Thomas Jefferson Papers

To Thomas Jefferson from James Madison, [22 August 1793]

From James Madison

At Col. M—[22 Aug. 1793]

Dear Sir

I left home the day before yesterday which was the date of my last. It was to be accompanied by 2. and perhaps tho’ not probably 3 additional Nos. of H-l-vd-s. The last towit No. 5. contained two paragraphs the one relating to the accession of S. and P. to the war against F. the other to the answer’s of the P. to the addresses on his proclamation, which I particularly requested you to revise, and if improper, to erase. The whole piece was more hurried than it ought to have been, and these paragraphs penned in the instant of my setting out which had been delayed as late as would leave eno’ of the day for the journey. I mention this as the only apology for the gross error of fact committed with respect to the term neutrality, which it is asserted the P. has not used in any of his answers. I find on looking into them here, that he used it in the first of all to the Merchants of Philada. and in one other out of three which I have examined. I must make my conditional request therefore an absolute one as to that passage. If he should forbear the use of the term in all his answers subsequent to the perversion of it by Pacificus, it will strengthen the argument used; but that must be a future and contingent consideration. Mr. D. R. was not arrived yesterday. The1 family here well—so also at M. as you will no doubt learn from the Spot itself. Adieu. Yrs. Affy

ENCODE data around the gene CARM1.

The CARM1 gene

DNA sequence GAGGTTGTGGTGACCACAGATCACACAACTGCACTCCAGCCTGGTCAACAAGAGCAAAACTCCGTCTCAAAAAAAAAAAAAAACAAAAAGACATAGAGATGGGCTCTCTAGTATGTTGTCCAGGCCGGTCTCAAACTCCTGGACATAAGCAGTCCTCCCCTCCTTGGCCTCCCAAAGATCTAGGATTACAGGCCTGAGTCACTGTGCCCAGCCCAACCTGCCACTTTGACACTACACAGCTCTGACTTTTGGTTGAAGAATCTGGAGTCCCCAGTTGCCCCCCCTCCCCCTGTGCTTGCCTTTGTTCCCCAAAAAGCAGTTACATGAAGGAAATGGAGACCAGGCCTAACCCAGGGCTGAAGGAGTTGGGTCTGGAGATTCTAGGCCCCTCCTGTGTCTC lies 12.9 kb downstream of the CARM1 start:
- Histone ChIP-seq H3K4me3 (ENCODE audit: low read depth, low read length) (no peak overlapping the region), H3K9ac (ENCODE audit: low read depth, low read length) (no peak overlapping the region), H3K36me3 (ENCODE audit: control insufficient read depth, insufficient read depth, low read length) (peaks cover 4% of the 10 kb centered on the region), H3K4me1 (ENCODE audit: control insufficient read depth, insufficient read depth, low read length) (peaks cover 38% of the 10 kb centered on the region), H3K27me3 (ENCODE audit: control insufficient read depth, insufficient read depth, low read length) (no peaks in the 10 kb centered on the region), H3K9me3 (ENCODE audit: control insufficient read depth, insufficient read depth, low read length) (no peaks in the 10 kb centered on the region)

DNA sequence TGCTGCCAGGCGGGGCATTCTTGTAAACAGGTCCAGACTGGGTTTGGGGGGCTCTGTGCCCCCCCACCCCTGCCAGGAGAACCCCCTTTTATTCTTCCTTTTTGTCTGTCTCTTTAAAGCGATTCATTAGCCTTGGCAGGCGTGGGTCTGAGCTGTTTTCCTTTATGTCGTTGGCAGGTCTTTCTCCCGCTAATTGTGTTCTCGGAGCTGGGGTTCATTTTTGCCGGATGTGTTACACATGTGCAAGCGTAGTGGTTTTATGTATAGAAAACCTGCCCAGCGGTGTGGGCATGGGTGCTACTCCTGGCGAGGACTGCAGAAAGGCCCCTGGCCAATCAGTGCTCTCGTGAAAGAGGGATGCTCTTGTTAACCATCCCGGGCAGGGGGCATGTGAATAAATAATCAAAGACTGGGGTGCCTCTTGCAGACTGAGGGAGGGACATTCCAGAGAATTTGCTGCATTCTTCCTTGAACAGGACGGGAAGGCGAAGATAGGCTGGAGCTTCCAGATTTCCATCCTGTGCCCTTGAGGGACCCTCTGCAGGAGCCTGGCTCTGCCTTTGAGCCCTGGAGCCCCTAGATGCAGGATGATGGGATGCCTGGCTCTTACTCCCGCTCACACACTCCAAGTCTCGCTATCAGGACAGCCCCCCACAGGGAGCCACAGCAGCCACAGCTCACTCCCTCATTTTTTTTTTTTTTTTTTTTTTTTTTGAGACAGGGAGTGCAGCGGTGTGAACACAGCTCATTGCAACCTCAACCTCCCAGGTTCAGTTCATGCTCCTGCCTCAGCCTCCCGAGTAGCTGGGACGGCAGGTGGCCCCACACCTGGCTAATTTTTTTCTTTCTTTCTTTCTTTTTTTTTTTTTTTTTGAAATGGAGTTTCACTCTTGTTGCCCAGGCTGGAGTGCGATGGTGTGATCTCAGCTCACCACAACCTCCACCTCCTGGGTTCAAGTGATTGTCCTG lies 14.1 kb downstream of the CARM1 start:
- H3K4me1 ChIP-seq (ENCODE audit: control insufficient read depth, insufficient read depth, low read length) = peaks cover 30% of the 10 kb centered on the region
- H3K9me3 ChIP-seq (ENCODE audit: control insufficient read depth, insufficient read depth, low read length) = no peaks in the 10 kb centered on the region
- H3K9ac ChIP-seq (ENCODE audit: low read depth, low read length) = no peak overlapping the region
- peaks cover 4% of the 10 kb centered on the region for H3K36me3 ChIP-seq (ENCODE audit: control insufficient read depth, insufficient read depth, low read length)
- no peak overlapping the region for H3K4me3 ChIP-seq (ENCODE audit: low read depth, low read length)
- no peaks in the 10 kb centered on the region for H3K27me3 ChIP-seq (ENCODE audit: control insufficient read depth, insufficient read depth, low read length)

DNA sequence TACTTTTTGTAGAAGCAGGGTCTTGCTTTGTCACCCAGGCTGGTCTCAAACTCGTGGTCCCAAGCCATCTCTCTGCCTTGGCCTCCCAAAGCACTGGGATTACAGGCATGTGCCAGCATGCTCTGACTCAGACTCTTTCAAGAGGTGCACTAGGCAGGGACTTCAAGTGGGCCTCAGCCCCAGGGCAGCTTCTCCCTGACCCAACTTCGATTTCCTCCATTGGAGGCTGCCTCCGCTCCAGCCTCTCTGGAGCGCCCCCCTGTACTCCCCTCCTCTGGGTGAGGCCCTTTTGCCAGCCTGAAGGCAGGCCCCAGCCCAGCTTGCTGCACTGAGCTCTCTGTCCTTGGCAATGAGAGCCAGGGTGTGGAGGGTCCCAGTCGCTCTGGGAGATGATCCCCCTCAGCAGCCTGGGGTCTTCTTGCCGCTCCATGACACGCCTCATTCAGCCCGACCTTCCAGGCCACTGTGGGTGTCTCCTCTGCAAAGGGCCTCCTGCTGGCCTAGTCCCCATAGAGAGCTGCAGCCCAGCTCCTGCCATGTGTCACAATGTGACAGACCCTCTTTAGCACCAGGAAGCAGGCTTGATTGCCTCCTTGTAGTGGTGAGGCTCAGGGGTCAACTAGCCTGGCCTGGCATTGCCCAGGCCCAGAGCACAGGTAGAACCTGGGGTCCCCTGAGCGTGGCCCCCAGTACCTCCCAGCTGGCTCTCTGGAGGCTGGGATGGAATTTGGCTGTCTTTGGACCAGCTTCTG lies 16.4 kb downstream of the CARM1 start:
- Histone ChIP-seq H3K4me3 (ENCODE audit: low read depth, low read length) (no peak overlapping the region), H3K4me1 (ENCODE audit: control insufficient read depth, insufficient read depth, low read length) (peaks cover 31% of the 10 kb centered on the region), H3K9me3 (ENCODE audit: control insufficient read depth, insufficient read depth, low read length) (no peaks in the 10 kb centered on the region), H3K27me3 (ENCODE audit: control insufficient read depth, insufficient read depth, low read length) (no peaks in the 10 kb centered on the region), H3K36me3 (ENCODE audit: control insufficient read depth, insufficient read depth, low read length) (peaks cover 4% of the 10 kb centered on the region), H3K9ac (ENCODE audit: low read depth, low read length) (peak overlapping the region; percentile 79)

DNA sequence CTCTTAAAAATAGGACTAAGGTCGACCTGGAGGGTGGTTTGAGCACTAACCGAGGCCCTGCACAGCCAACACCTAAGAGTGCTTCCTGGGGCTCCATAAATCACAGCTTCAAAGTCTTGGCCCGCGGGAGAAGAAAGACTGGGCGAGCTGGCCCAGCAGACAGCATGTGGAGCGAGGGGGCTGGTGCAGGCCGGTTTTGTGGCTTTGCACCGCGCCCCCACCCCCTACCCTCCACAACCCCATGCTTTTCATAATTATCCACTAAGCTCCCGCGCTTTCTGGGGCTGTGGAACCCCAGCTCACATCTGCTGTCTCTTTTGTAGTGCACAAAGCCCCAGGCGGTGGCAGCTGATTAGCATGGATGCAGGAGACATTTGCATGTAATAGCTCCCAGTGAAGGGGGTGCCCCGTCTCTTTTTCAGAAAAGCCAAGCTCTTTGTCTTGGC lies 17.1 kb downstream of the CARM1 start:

RC (DLC: Madison Papers); undated and unsigned; endorsed by TJ as a letter of “abt Aug. 22. 93.” received 2 Sep. 1793 and so recorded in SJL.

S. and P.: Spain and Portugal. Portugal did not enter the war against France until September 1793, and then only as an auxiliary ally of Great Britain promising to adhere to existing defensive treaties (John Ehrman, The Younger Pitt: The Reluctant Transition [London, 1983], 278, 280). In reply to a supportive address from the Merchants of Philada. in May, the President had asserted that his Proclamation of Neutrality would help to ensure “a strict neutrality” (Fitzpatrick, Writings, description begins John C. Fitzpatrick, ed., The Writings of George Washington, Washington, D.C., 1931–44, 39 vols. description ends xxxii, 460–1). d. r.: David Meade Randolph. the spot: Monticello.

1Preceding two words written over “at Monticello yest,” erased.

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